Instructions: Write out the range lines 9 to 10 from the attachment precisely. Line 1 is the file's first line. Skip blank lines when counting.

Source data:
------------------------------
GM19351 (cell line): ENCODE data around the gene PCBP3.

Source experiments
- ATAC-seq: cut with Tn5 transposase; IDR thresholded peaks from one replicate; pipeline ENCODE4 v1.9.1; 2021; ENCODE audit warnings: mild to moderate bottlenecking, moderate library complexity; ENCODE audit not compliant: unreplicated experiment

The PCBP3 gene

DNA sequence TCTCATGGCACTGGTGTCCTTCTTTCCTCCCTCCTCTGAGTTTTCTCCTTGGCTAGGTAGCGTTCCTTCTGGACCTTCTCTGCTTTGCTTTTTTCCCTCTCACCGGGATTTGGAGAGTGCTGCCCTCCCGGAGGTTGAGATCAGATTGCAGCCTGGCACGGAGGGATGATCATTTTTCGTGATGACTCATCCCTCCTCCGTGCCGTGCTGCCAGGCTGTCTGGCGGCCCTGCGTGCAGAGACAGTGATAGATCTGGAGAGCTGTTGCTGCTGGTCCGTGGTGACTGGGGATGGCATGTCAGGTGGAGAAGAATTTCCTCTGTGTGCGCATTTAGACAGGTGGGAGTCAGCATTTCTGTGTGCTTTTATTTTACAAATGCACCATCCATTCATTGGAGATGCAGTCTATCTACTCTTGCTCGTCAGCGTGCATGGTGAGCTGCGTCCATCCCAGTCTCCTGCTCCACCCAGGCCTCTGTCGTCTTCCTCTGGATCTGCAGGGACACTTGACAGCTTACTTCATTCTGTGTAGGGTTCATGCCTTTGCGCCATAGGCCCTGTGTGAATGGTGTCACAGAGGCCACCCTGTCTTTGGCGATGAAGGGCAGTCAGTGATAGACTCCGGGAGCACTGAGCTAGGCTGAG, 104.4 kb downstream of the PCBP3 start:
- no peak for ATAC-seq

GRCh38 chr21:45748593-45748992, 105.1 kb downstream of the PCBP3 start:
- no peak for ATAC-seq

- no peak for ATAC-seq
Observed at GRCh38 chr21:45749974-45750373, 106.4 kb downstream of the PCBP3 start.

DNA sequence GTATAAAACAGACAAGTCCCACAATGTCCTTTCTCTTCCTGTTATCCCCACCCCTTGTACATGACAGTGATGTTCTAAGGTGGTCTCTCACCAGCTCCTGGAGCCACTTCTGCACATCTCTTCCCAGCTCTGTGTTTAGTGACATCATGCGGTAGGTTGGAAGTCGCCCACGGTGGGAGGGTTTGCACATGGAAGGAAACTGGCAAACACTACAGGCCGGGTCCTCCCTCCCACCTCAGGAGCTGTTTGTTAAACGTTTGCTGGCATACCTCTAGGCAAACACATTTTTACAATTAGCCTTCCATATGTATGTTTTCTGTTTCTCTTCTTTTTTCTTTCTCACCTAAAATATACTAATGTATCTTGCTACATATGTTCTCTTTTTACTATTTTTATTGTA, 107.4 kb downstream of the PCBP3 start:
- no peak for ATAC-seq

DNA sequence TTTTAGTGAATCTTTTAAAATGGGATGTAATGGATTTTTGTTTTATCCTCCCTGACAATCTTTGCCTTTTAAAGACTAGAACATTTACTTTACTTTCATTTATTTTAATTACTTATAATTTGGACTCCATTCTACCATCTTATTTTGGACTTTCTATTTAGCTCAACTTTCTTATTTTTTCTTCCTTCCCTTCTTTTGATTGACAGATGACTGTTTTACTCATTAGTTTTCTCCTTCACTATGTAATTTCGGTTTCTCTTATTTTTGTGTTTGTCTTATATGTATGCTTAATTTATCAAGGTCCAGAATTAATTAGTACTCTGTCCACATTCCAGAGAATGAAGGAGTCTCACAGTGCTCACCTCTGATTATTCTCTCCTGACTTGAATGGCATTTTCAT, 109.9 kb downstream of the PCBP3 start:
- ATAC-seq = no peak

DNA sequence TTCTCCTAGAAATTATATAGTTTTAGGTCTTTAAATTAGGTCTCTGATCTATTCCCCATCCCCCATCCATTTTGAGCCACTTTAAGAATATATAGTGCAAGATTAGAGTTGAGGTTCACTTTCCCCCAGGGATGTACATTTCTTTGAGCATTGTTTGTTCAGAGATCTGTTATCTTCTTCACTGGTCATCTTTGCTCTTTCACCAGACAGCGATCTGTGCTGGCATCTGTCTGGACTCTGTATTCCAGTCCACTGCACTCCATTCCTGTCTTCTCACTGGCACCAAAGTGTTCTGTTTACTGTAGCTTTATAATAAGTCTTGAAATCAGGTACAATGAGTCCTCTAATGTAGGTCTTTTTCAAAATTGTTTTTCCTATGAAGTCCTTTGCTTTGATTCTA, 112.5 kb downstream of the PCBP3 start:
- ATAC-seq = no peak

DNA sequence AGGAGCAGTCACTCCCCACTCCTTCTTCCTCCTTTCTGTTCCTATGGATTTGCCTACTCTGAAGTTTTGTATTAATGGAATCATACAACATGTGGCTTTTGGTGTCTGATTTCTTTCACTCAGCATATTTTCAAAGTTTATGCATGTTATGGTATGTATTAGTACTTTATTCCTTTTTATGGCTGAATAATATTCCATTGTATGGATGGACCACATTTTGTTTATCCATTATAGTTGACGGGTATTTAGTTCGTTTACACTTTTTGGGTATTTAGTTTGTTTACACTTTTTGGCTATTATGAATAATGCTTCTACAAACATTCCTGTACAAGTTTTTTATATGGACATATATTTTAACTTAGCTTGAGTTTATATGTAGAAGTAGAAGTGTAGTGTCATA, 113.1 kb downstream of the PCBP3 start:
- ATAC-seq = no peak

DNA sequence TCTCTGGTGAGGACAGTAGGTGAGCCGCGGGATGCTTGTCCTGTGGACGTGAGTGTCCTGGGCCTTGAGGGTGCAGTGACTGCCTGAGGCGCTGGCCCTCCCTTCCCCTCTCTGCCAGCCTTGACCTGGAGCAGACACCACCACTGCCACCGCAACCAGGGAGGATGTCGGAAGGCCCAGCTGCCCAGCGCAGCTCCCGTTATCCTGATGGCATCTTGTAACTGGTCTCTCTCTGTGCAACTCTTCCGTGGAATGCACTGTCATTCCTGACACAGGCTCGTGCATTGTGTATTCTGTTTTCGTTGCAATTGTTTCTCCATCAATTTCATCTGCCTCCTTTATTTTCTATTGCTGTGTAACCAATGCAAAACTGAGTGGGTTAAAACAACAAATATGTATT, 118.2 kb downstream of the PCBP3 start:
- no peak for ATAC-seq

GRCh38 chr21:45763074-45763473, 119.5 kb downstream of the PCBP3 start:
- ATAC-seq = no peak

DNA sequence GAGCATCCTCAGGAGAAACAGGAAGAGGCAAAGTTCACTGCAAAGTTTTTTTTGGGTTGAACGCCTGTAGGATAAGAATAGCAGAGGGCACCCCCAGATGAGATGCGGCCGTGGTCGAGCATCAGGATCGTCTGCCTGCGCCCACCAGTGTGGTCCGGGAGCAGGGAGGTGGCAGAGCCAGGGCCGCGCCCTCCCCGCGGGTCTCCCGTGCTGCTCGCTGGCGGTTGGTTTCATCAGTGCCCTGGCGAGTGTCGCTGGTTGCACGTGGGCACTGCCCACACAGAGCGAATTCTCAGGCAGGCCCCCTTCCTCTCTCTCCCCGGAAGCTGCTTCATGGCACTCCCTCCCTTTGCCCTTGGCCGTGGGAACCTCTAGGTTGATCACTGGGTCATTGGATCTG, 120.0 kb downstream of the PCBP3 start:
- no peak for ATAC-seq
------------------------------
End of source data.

- no peak for ATAC-seq
Observed at GRCh38 chr21:45749974-45750373, 106.4 kb downstream of the PCBP3 start.